These sets of experiments followed the Natural Fire Safety Concept tests8[RET-C1] (1994), where a large open-plan compartment with diffent insulating linings was used; the Dalmarnock Fire tests9 (2006), where similar instrumentation density to the RFSDTB project was applied to a small compartment, consistent with the experiments used to define the Compartment Fire Framework; and a large set of small-scale tests performed at the University of Edinburgh10 (2012), where geometrical variations were explored in a systematic way.
The detailed level of instrumentation was intended to provide sufficient data resolution to validate current fire models and generate correlations to characterise fires in these types of enclosures. The design of experimental programmes of this nature, with such a level of instrumentation, is a challenging endeavour, given the size, complexity, and destructive nature of the experiments. From the construction of a robust enclosure to the design and installation of the instrumentation, these experiments required the input of experienced fire engineers and academics.
The analysis of the outcomes from the RFSDTB project continues today at the University of Queensland11 and the University of Maryland. This analysis focuses on the development of a robust methodology to address the energy distribution in the compartment using the experimental data measurements. The objectives of this analysis are:
1. To analyse, organise, and structure the data in a manner that can be effectively used by others. These experiments provide an invaluable set of data that can be used by modellers and designers. In 2018, the data will be made publicly available via the University of Edinburgh DataShare repository12.
2. Similar to the approach used following the CIB tests13, current analyses on the RFSDTB data focus on determining simple engineering correlations for different burning modes and ventilation conditions, using an energy distribution analysis. These correlations are intended to provide adequate inputs for engineering design. Early outcomes of these analyses14 indicate different trends under the combination of different burning and ventilation modes. Additionally, the role of compartment linings has been found to significantly determine the establishment of different burning modes.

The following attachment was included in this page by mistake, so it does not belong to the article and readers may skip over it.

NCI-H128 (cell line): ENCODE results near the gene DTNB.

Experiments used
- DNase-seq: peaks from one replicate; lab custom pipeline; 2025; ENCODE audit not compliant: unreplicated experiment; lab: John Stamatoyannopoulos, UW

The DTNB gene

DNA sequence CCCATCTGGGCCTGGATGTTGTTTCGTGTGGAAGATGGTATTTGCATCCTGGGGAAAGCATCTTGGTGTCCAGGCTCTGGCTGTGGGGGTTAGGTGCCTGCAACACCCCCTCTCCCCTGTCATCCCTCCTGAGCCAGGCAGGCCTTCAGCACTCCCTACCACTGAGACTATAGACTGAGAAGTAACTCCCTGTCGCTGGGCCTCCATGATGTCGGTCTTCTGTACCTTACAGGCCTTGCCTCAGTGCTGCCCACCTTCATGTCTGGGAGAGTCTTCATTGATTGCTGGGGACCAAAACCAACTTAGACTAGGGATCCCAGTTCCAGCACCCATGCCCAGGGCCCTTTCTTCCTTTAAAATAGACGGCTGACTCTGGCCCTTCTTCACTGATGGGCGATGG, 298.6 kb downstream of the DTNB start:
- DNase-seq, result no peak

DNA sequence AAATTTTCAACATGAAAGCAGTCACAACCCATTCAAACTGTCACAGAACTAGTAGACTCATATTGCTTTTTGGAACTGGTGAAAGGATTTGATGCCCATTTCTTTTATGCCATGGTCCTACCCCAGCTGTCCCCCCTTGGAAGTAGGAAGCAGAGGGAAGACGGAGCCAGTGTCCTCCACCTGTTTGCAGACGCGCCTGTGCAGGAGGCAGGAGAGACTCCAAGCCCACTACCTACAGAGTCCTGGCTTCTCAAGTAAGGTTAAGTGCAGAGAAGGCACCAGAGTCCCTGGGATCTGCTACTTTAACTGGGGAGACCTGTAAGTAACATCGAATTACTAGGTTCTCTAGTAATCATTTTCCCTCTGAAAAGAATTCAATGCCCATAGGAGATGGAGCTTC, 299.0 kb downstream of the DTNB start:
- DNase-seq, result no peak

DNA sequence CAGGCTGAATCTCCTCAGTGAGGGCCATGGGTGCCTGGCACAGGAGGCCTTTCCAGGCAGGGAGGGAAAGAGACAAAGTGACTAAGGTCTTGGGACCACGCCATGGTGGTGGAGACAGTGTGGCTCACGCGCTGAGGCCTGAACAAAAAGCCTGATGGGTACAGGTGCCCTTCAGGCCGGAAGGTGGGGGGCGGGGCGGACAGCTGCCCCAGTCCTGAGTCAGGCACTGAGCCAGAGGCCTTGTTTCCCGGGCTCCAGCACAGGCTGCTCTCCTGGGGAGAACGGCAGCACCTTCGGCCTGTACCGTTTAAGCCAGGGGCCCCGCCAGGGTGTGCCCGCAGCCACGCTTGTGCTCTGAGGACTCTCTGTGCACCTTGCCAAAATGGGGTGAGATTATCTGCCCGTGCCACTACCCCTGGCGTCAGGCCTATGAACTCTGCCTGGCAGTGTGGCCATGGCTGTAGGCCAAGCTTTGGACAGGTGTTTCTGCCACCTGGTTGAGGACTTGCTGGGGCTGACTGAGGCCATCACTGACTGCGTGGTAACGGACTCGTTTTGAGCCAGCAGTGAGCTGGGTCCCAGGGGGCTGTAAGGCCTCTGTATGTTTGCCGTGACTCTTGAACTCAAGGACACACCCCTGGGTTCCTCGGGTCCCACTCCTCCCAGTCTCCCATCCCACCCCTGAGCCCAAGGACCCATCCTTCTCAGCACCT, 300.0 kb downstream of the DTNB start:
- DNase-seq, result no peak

The high resolution of instrumentation enables energy distribution approach proposed by the University of Queensland and the University of Maryland. Nonetheless, despite the magnitude of the data collected, various experimental uncertainties have been encountered. Whereas the characterisation of the thermal fields using low-cost thermocouples and thin-skin calorimeters proved to be a success, quantification of the flow fields remains as the main limitation of these experimental sets. This is a constraint often faced in full-scale fire experimentation, but it can potentially be tackled by the use of image velocimetry systems such as PIV (particle image velocimetry). In the case of full-scale fire testing, this approach has proven to be impractical to date.
Despite these challenges, the significant challenge of data interpretation and analysis of the large amount of data remain ongoing and productive now that these milestone experimental programmes have been completed.
Global efforts in structural fire engineering have highlighted the importance of the thermal boundary condition when assessing the performance of structures during and after fire6,15. Recent developments in experimental fire testing of load-bearing materials and structures has experienced a shift in testing philosophy (e.g., H-TRIS16) — away from standard furnace testing and into testing techniques capable of controlling the time history of incident radiant heat flux at the exposed surface of test samples. Among other benefits, techniques like this have enabled experimentalists to replicate a wide range of heating conditions, aligning with the core intent of the RFSDTB project.
Through this work, it is expected that an adequate representation of the thermal boundary conditions for describing the response of structures during a fire event will be identified, independent of the geometry of the compartment17.
Dr. Juan P. Hidalgo with the University of Queensland, Dr. José L. Torero, with the University of Maryland, Dr. Adam Cowlard with TAEC Engineering, Dr. Cristian Maluk with the University of Queensland, Dr. Cecilia Abecassis-Empis, with TAEC Engineering, Dr. Agustín Majdalani with University of Edinburgh
The authors would like to acknowledge the support of EPSRC towards funding the ‘Real Fires for the Safe Design of Tall Buildings’ project (Grant No. EP/J001937/1) and the numerous industry partners that made these experimental programmes possible. The outcomes of this project would not have been possible without the substantial efforts of numerous staff and students at the University of Edinburgh, University of Queensland, and University of Maryland.